On September 8, the State Hermitage transferred to the Alexander Nevsky Lavra in St. Petersburg a silver tomb in which the relics of the holy Prince Alexander Nevsky were kept. The relics themselves were handed over to the Church in 1989, but since 2000, believers have been demanding the return of the tomb as well – an outstanding work of art that has been kept in the Hermitage for more than 100 years. The Ministry of Culture issued an order on the transfer of relics of the Russian Orthodox Church in May 2023.
As reported in the Hermitage, the transfer of the monument was agreed upon by the Ministry of Culture and the Patriarch of Moscow and All Russia. It will be in the Alexander Nevsky Lavra under a temporary storage contract for 49 years with the possibility of extension. At the same time, the relic remains part of the Museum Fund of Russia, and the Hermitage will continue to be responsible for its preservation.
The silver tankard, in which the relics of the saint were previously kept, was made by jewelers in 1742 and consists of several parts. The total weight of the product is about one and a half tons. It was requisitioned from the Lavra in 1922 and has been kept in the museum since then.
Employees of the Museum of Urban Sculpture, which previously occupied part of the premises of the Lavra, warned that the condition of the building raises questions about the possibility of installing such a heavy exhibit there due to the weakness of the wooden floors.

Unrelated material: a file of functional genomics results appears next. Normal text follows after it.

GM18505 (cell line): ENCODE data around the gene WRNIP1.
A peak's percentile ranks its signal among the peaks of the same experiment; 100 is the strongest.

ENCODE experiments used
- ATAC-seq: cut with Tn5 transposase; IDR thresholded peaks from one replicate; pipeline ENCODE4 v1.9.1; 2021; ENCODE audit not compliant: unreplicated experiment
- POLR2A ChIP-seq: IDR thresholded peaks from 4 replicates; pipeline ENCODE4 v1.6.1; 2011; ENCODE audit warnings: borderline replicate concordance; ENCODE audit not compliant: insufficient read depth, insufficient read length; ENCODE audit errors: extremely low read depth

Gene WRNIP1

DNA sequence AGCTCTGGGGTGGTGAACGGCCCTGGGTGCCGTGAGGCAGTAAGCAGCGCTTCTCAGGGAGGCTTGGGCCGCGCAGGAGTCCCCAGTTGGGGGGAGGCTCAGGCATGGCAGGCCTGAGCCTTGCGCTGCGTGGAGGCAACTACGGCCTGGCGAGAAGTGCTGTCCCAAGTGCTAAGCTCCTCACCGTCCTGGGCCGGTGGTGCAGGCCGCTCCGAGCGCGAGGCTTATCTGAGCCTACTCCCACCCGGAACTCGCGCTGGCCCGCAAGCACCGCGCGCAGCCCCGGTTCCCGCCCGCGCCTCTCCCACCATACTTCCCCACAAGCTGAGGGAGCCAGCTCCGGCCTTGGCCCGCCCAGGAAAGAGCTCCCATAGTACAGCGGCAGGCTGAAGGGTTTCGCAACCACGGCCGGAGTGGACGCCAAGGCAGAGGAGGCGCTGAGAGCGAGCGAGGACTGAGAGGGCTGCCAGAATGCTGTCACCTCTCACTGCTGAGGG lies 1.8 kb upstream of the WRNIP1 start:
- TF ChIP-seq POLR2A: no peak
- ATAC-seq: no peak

The director of the Hermitage, Mikhail Piotrovsky, also admitted that the monument needs special storage conditions. “Since people need it, we decided to hand over the tomb complex to the church. It is important to us that this monument be in good condition, be accessible to people and fulfill its functions. However, this thing is very fragile. The contract prescribes a whole set of rules that must be followed. “The state of the monument is being monitored daily. Every day, I will receive information on my desk, we are simply expanding our exhibition space,” he noted.
- Recently, at the insistence of the Russian Orthodox Church, the Ministry of Culture transferred to her a number of important works of religious art stored in museums. This was often objected to by art historians and restorers, who believe that the Church will not be able to ensure the safety of antiquities that require special storage conditions.
- The most famous event was the transfer of the ROC icon of Andrei Rublev “Trinity” – one of the main monuments of ancient Russian art. Specialists in icon painting and restoration, including from the Church itself, pointed out that the relic is in a dilapidated state and can only be kept in museum conditions. Nevertheless, by order of the Ministry of Culture, in July 2023, “Trinity” was handed over to the Russian Orthodox Church.